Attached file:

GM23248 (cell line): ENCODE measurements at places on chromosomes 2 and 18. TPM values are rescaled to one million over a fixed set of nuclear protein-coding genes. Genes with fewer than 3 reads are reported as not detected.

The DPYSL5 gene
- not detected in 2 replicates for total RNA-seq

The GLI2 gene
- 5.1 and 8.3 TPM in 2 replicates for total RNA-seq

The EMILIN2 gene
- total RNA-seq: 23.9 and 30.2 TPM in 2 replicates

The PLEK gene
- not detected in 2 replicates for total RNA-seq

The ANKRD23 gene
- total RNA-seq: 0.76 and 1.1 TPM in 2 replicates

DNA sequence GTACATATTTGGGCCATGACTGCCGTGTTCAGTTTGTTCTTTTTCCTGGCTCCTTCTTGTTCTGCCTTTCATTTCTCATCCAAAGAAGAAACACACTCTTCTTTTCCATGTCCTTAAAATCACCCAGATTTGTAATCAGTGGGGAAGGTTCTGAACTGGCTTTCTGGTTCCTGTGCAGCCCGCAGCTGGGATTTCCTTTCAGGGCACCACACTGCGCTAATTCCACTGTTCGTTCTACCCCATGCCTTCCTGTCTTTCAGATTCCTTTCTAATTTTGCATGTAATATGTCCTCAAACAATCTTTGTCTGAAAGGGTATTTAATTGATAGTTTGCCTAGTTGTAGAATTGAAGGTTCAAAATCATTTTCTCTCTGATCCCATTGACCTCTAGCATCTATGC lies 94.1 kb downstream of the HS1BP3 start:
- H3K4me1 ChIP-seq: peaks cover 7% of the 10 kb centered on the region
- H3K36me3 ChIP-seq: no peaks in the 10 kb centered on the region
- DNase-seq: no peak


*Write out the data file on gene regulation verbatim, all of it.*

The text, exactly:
GM23248 (cell line): ENCODE measurements at places on chromosomes 2 and 18. TPM values are rescaled to one million over a fixed set of nuclear protein-coding genes. Genes with fewer than 3 reads are reported as not detected.

The DPYSL5 gene
- not detected in 2 replicates for total RNA-seq

The GLI2 gene
- 5.1 and 8.3 TPM in 2 replicates for total RNA-seq

The EMILIN2 gene
- total RNA-seq: 23.9 and 30.2 TPM in 2 replicates

The PLEK gene
- not detected in 2 replicates for total RNA-seq

The ANKRD23 gene
- total RNA-seq: 0.76 and 1.1 TPM in 2 replicates

DNA sequence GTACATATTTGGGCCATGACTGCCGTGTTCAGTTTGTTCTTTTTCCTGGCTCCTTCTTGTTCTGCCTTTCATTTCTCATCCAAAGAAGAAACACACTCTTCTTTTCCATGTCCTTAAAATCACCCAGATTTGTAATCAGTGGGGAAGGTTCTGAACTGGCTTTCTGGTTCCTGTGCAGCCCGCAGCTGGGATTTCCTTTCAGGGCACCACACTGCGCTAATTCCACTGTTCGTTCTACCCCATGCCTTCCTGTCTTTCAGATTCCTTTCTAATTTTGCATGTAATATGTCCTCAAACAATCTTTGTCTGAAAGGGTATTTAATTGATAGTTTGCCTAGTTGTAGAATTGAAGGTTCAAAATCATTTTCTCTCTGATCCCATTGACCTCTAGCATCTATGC lies 94.1 kb downstream of the HS1BP3 start:
- H3K4me1 ChIP-seq: peaks cover 7% of the 10 kb centered on the region
- H3K36me3 ChIP-seq: no peaks in the 10 kb centered on the region
- DNase-seq: no peak